, NAIROBI, Kenya, Dec 2 – Two civil society groups on Friday expressed concern over the government’s unwillingness to support the arrest order issued by the High Court on Monday against Sudanese President Omar Al Bashir.
The Kenya Human Rights Commission (KHRC) together with the Kenyans for Peace with Truth and Justice (KPTJ) jointly condemned the position of the Executive, with KHRC Executive Director Atsango Chesoni urging respect for separation of powers.
Chesoni argued that it was wrong for the Executive to publicly undermine the Court’s decision saying it should appeal against it.
“It has been worrying to see the utterances that have been emanating from the Executive particularly from Cabinet Ministers and their assistants, who hold portfolios in relation to this matter. These statements appear to disparage the Courts,” Chesoni argued.
Foreign Affairs Minister Moses Wetangula on Tuesday released a statement criticising the ruling arguing that it would dent the existing cordial relationship between Kenya and Sudan.
After the Court’s ruling, Sudan expelled Kenya’s envoy to the country and also recalled its own forcing Wetangula and his Defense counterpart, Yusuf Hajji, to hold a crisis meeting after which Sudan rescinded its expulsion decision.
The civil societies also lauded Chief Justice Willy Mutunga for defending the independence of the Judiciary. Mutunga had warned the Executive against overstepping its mandate saying it should not intimidate judicial officers.
Chesoni added that the government’s position on the matter only served to promote impunity and was therefore against the spirit of the Constitution.
“Our representatives need to remember that we are the ones who elected them and so their primary responsibility is to us; it is not to someone else. They took an oath of office and one cannot just obey the law when it is convenient for them,” she argued.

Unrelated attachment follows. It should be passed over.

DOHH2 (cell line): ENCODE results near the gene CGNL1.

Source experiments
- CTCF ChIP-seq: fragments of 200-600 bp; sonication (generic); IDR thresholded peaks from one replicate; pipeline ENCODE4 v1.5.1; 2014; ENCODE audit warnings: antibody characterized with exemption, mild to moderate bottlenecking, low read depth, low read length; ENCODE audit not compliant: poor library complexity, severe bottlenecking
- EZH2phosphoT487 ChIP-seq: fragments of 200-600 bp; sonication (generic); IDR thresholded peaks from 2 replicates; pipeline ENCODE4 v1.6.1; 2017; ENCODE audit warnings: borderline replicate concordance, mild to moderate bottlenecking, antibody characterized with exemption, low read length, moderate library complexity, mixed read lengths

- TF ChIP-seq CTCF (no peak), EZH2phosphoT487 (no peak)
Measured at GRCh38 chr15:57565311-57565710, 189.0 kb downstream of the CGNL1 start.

The non governmental organisations further urged African countries to respect reforms. They particularly criticised IGAD (Intergovernmental Authority on Development) for maligning the Court’s decision.
KPTJ Executive Director Gladwell Otieno noted that South Africa and Uganda were in support of Bashir’s arrest adding that peace and security would only be sustainable if justice was facilitated.
“We want to ask fellow Africans to respect the fact that Kenya is on the path of reforming the Judiciary in addition to the fact that it has domesticated the Rome Statute into law,” she observed.
The warrant of arrest was issued by High Court Judge Nicolas Ombija following an application that was filed last year, by the Kenyan chapter of the International Commission of Jurists, seeking to have Bashir arrested after he attended the ceremony promulgating the new Constitution.
Moreover Chesoni commended the Chief Justice for calling for investigations into the damages into the newly commissioned Milimani Law Court buildings. She said that the move would help ensure that persons behind the damages were brought to book.
“It’s unfortunate that the quality of work done on the buildings seems to have not been up to standard and I’m glad questions are being asked,” she said.